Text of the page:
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To Silencio or Not to Silencio   You are logged in as Guest
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Stoney

Posts: 132
Joined: Nov. 6 2009
 

To Silencio or Not to Silencio 

Hey,

I am wondering about this concept. I'm trying to work on Alegrias. Until now I've done Alegrias in La (from the Juan Martin books) and in Mi from the Paco Pena book - both with a few other falsetas from here and there thrown in.

As a solo piece is it customary to include the Silencio (the slower minor section for anyone not familiar with the terminology) (those method books both include the silencio section)

Without opening another modern vs traditional debate - is the silencio OUT, is it reserved exclusively for accompaniment?

Personally, I like playing it as it gives a nice harmonic constrast and the tempo change to slower and then back to faster for the final estrebillo and end is a nice tension builder as well.

Thanks for your opinions,

Stoney
  REPORT THIS POST AS INAPPROPRIATE |  Date Jan. 14 2010 8:27:02
 
Ramon Amira

 

Posts: 1025
Joined: Oct. 14 2009
From: New York City

RE: To Silencio or Not to Silencio (in reply to Stoney

To Silencio or not to Silencio – that is the question. Whether 'tis nobler in the mind to suffer the slings and arrows of outrageous modern flamenco aficionados, or to take arms against a sea of arpeggios, and by opposing end them.

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  REPORT THIS POST AS INAPPROPRIATE |  Date Jan. 14 2010 9:17:39
 
Escribano

Posts: 6334
Joined: Jul. 6 2003
From: England, living in Italy

RE: To Silencio or Not to Silencio (in reply to Ramon Amira

You missed a comma

"and, by opposing, end them"
......^

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  REPORT THIS POST AS INAPPROPRIATE |  Date Jan. 14 2010 9:22:19
 
XXX

Posts: 4400
Joined: Apr. 14 2005
 

RE: To Silencio or Not to Silencio (in reply to Stoney

I like fast silencios (not slowed down to the rest) in todays solo pieces, i think Nunez does one. But other than that i would guess its not common, and as a solo guitarrist you are free to choose anyway.

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  REPORT THIS POST AS INAPPROPRIATE |  Date Jan. 14 2010 9:22:57
 
Ron.M

Posts: 7051
Joined: Jul. 7 2003
From: Scotland

RE: To Silencio or Not to Silencio (in reply to Ramon Amira

quote:

a sea of arpeggios,


LOL!
  REPORT THIS POST AS INAPPROPRIATE |  Date Jan. 14 2010 9:23:05
 
Ramon Amira

 

Posts: 1025
Joined: Oct. 14 2009
From: New York City

RE: To Silencio or Not to Silencio (in reply to Stoney

It's all the director's fault!

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  REPORT THIS POST AS INAPPROPRIATE |  Date Jan. 14 2010 9:24:12
 
Ricardo

Posts: 13411
Joined: Dec. 14 2004
From: Washington DC

RE: To Silencio or Not to Silencio (in reply to Stoney

The concept is only for baile, and not always used. That musical section could actually be the entire piece if you want to work on it like that. See Paco's Barrio La Viña, or Recuerdo a Patiño. As mentioned, you can simply modulate to minor key as Gerardo does, but that is not really a "silencio" to me. The idea is to slow down and be melodic and not so rhythmically aggressive as the rest, some serious down time contrast for the dance. You never need to do that for cante accomp.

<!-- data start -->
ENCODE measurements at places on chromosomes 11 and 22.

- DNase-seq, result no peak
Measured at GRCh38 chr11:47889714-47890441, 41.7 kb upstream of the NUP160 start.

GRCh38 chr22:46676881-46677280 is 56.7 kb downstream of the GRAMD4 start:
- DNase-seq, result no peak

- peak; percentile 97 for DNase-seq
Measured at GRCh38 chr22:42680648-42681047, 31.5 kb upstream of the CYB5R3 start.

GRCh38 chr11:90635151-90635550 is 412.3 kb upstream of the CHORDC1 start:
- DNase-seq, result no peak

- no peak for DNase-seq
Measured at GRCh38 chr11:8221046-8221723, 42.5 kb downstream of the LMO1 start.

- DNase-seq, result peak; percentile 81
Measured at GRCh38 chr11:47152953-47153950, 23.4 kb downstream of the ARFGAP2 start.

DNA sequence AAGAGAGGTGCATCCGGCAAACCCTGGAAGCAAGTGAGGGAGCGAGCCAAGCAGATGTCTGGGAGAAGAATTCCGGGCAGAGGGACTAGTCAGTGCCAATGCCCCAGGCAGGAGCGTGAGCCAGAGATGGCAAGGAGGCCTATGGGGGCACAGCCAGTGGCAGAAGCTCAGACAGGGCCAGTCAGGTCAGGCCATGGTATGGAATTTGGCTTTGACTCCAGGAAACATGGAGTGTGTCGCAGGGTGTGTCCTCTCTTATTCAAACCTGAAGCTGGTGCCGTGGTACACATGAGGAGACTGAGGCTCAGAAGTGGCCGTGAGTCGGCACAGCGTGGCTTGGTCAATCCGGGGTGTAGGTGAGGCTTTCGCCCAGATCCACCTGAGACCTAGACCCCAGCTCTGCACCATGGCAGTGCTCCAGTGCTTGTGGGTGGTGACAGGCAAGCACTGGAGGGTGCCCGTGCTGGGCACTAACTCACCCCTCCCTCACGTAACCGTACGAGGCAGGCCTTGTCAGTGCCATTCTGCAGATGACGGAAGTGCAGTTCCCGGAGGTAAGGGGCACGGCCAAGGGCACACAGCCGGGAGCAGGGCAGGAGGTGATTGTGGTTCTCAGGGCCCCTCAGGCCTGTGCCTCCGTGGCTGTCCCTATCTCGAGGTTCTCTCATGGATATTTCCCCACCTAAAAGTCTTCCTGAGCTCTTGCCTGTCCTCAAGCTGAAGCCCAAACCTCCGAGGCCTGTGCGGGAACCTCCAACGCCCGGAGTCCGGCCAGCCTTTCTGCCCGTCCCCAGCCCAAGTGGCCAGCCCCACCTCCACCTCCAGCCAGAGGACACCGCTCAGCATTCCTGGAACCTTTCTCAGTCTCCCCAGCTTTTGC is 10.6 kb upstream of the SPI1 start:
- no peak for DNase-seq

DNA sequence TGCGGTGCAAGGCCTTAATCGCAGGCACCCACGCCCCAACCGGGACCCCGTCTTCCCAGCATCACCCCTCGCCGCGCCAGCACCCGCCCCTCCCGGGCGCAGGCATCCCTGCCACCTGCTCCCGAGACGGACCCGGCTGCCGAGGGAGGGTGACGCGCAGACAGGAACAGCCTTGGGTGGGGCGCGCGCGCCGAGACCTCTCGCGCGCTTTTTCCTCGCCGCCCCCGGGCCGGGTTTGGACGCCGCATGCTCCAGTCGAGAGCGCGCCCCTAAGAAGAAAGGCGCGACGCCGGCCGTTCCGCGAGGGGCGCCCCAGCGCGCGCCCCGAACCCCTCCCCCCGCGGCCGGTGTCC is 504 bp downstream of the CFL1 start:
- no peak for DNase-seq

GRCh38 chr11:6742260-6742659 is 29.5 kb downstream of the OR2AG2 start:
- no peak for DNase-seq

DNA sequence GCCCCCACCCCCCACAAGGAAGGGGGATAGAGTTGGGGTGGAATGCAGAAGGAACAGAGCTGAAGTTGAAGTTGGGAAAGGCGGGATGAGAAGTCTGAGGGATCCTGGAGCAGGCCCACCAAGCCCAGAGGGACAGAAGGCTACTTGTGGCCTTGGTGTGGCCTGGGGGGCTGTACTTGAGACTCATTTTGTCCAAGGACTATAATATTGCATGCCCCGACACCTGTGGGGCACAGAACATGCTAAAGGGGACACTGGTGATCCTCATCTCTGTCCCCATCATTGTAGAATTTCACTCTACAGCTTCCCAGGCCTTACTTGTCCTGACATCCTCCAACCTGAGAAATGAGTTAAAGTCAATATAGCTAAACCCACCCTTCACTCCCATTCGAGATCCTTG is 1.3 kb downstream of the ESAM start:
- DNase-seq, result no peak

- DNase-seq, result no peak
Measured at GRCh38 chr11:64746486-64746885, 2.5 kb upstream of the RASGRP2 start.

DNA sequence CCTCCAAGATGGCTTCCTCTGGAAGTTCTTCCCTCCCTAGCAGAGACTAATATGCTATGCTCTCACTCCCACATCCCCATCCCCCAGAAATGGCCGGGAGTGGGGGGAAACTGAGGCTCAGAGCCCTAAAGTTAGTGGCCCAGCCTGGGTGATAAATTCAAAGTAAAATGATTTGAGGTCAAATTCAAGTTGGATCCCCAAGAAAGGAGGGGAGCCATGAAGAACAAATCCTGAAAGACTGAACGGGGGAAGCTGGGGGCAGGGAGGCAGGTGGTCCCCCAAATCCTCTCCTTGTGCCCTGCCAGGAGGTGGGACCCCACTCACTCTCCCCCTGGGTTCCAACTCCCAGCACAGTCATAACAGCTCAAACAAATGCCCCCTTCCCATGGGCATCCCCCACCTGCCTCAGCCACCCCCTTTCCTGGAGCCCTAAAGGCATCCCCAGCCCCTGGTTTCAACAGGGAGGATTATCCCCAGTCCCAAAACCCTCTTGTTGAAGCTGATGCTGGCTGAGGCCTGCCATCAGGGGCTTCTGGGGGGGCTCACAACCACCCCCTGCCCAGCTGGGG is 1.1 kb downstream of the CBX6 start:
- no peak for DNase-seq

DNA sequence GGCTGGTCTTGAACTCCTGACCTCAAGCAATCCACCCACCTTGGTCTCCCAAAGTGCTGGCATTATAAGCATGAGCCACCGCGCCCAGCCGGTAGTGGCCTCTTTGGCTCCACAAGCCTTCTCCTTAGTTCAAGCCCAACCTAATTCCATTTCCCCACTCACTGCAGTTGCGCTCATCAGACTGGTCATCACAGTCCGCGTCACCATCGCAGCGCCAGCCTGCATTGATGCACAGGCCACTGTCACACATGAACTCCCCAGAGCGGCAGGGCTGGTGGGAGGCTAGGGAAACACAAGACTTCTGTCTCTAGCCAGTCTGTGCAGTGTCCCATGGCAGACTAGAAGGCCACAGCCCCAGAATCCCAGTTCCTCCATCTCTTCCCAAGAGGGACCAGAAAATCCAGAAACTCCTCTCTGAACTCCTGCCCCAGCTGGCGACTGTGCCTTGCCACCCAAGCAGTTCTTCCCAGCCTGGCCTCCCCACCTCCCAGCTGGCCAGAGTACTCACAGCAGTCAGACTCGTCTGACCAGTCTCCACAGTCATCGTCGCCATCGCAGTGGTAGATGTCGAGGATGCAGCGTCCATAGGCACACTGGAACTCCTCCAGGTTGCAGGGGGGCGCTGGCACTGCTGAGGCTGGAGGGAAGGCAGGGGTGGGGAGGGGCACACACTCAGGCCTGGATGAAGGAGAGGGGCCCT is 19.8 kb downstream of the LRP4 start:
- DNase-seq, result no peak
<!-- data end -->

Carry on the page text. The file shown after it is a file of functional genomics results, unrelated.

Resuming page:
Ricardo

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  REPORT THIS POST AS INAPPROPRIATE |  Date Jan. 14 2010 9:57:10
 
Ramon Amira

 

Posts: 1025
Joined: Oct. 14 2009
From: New York City

RE: To Silencio or Not to Silencio (in reply to Escribano

quote:

You missed a comma

"and, by opposing, end them"
......^


Actually, correct punctuation does not call for a comma there. Also, I have five different copies of Hamlet, and not one of them includes a comma in that sentence.

But you have given us a great new thread – "To comma or not to comma, that is the question."

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  REPORT THIS POST AS INAPPROPRIATE |  Date Jan. 14 2010 10:07:33
 
Ramon Amira

 

Posts: 1025
Joined: Oct. 14 2009
From: New York City

RE: To Silencio or Not to Silencio (in reply to Stoney

Ricardo is correct – the Silencio is really only for Baile. As he says, it lends contrast to the dance both in key and tempo. You occasionally hear it in solos, but not often. I personally have always included it in a solo performance, for the same reasons, but clearly this is optional. If you like it, I can't see any reason not to include it.

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  REPORT THIS POST AS INAPPROPRIATE |  Date Jan. 14 2010 10:14:20
 
Arash

Posts: 4465
Joined: Aug. 9 2006
From: Iran (living in Germany)

RE: To Silencio or Not to Silencio (in reply to Stoney

don't trust anyone with such a depressive quote from macbeth as signature in a forum.

thats my advice on the silencio issue.

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  REPORT THIS POST AS INAPPROPRIATE |  Date Jan. 14 2010 10:17:22
 
Doitsujin

Posts: 5063
Joined: Apr. 10 2005
 

RE: To Silencio or Not to Silencio (in reply to Stoney

I think now my immune systhem established a natural resistance against ....Juan Martin and Paco Pena.... but Macbeth... the nightmare of 99% pupils? Last time I saw the b/w movie that acted 90% in a large hill of cow-crap with carved rooms..... I needed a drip at an intensive care unit...

By the way Paco Serrano the younger Paco Pena plays a nice silencio kind thing in his alegria "lagunas de sal". Check it out.
  REPORT THIS POST AS INAPPROPRIATE |  Date Jan. 14 2010 10:39:33
 
Ricardo

Posts: 13411
Joined: Dec. 14 2004
From: Washington DC

RE: To Silencio or Not to Silencio (in reply to Ramon Amira

quote: